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A Healthy Body Means a Healthy Brain

Submitted By: Anna Huffman

Edited By: Marcia Bristow MS RDN CSSD CD

Seventeen percent of Americans have Alzheimer’s and 25-50% Americans 85 or older will have symptoms.1 Some people are prone to develop Alzheimer’s because of their genes.2 However, some people are not and there are certain steps we can take to delay, prevent, or slow down Alzheimer’s. Genetics aside, Alzheimer’s is caused by damage to blood vessels in the brain. The biggest risk factors for this type of damage are high blood pressure, smoking, and type 2 diabetes.Luckily, these risk factors can be reduced by making healthy lifestyle choices.

Eating well and being physically active are key to reducing your risk of developing Alzheimer’s. They can also help you maintain a healthy weight.  A healthy diet includes lots of fruits and vegetables, plenty of whole grains, some low-fat dairy, nuts and legumes, oils, and lean proteins. Exercising 30-60 minutes each day can help keep both your body and brain in excellent health. Exercise also helps improve insulin levels, blood flow, mood, and stress levels. All of these factors work together to improve brain health.

Taking care of blood pressure and diabetes are also important in reducing your risk of developing Alzheimer’s. Lower your blood pressure with diet, exercise, weight loss, and if necessary, medication. If you have diabetes keep your blood sugar within normal limits. And, again, use medication when necessary.

Lastly, the brain needs exercise too. Using your brain lowers your risk of developing Alzheimer’s.  It’s also protective for those who already have the disease. Ways to exercise the brain include reading, writing, using fine-motor skills, or learning something new. Try taking a class or learning a new language, reading a book or newspaper, or working on a puzzle. These activities can be fun too!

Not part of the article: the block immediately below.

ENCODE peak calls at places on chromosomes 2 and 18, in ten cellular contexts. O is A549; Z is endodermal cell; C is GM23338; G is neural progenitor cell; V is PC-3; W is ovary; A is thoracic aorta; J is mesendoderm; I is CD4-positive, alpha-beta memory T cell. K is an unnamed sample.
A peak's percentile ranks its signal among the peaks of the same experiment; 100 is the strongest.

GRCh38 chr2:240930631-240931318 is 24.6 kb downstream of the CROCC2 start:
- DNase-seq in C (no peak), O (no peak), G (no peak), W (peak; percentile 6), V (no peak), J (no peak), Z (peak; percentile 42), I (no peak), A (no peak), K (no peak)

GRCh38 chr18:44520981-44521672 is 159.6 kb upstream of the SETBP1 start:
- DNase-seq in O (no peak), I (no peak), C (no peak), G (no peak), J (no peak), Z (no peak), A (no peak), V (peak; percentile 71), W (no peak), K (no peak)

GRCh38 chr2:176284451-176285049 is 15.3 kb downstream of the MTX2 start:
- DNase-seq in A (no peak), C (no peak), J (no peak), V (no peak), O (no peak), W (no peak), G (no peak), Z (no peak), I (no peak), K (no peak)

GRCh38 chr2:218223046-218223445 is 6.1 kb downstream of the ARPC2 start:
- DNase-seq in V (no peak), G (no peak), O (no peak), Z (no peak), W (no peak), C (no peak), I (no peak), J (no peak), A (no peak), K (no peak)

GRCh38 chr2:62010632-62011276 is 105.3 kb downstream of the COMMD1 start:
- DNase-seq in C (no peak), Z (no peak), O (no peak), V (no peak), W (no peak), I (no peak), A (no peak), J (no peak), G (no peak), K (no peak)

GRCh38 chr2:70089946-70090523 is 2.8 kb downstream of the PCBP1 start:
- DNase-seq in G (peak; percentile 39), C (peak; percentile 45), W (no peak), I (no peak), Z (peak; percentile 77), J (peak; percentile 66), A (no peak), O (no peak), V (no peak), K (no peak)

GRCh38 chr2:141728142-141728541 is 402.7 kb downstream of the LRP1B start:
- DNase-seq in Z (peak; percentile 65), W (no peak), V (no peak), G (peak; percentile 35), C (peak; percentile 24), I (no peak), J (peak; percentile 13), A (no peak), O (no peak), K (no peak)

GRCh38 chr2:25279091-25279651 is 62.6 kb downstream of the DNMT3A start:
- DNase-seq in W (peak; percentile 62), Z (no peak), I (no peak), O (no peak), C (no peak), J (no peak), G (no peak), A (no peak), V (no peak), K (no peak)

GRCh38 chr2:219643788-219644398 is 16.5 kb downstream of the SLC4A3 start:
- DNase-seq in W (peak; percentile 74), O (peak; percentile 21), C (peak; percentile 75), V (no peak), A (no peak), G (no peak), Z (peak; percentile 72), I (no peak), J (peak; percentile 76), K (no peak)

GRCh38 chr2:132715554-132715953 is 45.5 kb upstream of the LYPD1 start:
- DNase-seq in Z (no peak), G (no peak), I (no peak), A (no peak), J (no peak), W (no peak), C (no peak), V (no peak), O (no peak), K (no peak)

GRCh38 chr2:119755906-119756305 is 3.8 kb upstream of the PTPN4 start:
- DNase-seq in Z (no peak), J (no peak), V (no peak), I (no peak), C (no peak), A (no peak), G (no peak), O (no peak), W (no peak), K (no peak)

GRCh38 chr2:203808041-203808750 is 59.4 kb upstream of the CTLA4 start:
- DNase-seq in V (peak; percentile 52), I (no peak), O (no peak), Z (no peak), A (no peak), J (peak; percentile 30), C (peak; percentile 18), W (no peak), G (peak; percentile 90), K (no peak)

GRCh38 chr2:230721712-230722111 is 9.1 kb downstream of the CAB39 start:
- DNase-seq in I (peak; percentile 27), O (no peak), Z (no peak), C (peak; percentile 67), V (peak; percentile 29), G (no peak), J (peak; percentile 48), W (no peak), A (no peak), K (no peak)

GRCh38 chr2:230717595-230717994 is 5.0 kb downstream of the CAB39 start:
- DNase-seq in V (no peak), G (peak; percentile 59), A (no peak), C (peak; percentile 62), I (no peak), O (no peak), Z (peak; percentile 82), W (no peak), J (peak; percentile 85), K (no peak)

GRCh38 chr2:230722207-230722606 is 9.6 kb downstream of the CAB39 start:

So what is the bottom line? Using these skills can increase your brain’s health and so decrease the risk of Alzheimer’s. Follow these general tips to keep your brain in tip-top shape: maintain a healthy weight, be physically active each day, eat a healthy diet, effectively manage blood pressure and diabetes, and stay mentally and socially active.

References

  1.  Mitchell S. Healthy Brain: How to Avoid Dementia – Spirit of Health. http://spirit-of-health.com/healthy-brain-how-to-avoid-dementia/. Accessed May 4, 2016.
  2.  Alzheimer’s Disease Genetics Fact Sheet | National Institute on Aging. https://www.nia.nih.gov/alzheimers/publication/alzheimers-disease-genetics-fact-sheet#alzheimers. Accessed May 3, 2016.
  3. Katz L, Rubin M. How to Keep Your Brain Alive. Nutr Action Heal. 2014; Jan/Feb: 2-7.

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